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US Patent: 55,723
Machine for Planing Metal
William Sellers - Philadelphia, PA

USPTO Classifications:
409/337, 451/160

Tool Categories:
metalworking machines : metal planers


Not known to have been produced

Theodore Bergner
Coleman Sellers

Patent Dates:
Granted: Jun. 19, 1866

Patent Pictures:
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"Vintage Machinery" entry for William Sellers & Co.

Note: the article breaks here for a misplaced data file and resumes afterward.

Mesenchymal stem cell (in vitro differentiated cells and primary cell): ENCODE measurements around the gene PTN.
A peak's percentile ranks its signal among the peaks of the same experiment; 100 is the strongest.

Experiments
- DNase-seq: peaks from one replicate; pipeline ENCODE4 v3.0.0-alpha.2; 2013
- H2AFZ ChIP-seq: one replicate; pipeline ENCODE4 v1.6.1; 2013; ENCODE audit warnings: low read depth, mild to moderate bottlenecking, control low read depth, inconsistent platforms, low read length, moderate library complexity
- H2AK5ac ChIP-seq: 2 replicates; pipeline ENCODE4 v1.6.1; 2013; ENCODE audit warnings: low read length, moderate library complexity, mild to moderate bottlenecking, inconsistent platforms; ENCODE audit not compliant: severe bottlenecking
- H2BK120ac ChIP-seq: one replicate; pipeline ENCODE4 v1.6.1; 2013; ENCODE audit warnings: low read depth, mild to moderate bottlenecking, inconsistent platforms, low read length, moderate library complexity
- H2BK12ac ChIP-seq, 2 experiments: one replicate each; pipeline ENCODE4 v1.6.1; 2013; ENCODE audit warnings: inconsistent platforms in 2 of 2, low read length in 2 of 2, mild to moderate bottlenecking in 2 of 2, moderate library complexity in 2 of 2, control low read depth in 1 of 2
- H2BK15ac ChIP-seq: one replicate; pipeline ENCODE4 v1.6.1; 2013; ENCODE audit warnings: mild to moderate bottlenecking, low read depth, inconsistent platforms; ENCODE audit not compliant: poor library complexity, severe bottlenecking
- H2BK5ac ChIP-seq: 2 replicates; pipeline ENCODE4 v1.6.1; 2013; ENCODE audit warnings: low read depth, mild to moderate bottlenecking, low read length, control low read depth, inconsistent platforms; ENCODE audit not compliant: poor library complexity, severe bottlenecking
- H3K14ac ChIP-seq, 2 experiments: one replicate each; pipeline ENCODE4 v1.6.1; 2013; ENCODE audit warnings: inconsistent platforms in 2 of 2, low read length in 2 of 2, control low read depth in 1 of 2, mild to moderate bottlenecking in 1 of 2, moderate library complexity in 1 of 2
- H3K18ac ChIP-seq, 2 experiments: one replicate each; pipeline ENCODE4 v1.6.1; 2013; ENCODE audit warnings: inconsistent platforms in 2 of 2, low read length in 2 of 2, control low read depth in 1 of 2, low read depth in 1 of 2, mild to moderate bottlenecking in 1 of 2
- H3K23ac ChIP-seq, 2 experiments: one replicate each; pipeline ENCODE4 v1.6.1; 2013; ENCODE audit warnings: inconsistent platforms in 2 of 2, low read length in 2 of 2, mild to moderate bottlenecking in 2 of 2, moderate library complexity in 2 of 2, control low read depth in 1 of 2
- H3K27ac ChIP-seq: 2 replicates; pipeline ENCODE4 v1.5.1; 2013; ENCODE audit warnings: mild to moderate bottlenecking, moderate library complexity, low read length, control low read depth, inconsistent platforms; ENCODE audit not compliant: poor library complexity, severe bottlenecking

In nearly all planing-machines for metal the work is fastened to a table sliding back and forth on ways which control its position. To the ways are secured uprights, and to the uprights are fastened what is termed the "crosshead," this being the cross-slide of the compound slide-rest holding the planing tool. The crosshead is adjusted upon the uprights at varying distances above the table to suit the size of the work to be planed. Some few machines have been built with the cross-head attached to slides moving and guided in ways fastened to walls of masonry, motion being communicated to the slides and cross-head by means of screws or chains attached to and supported by the ways, and the materials to be planed resting on platforms in the pit formed by the side Avails. The crosshead having no vertical adjustment, the platforms which support the work are raised or depressed to suit the varying heights of the material. A modification of this form has also been employed that is to say, in order to decrease the depth of the pit, short uprights have been used, sliding in ways on top of the walls, the cross-head having an adjustment vertically upon these; but all machines of this class have heretofore used platforms to support the material to be operated upon, which are either adjustable in height to suit the varying heights of the material, or require that this, when small, should be elevated above the platform, to come within reach of the planing tool. Supposing the disadvantages overcome in this form of machine, it would be found well adapted to the heavier class of work, as it "would take up much less room, the moving parts could always be of the same weight, and generally much lighter than the work to be operated upon, so that it would require less power to drive it. The object of my invention is to overcome the disadvantages in this class of planing-machines and the nature of it consists in supporting the work to be operated upon on a stationary platform and the cross-head upon uprights or posts, as in machines of ordinary construction; but these uprights are so arranged as to slide in ways provided for that purpose in the sides of the stationary platform, so that the slides which govern the position of the tool are below the work to be operated upon in place of above it, as heretofore, and the cross-head can be elevated and depressed upon the uprights to suit the varying heights of the work, in place of elevating and depressing the platform.

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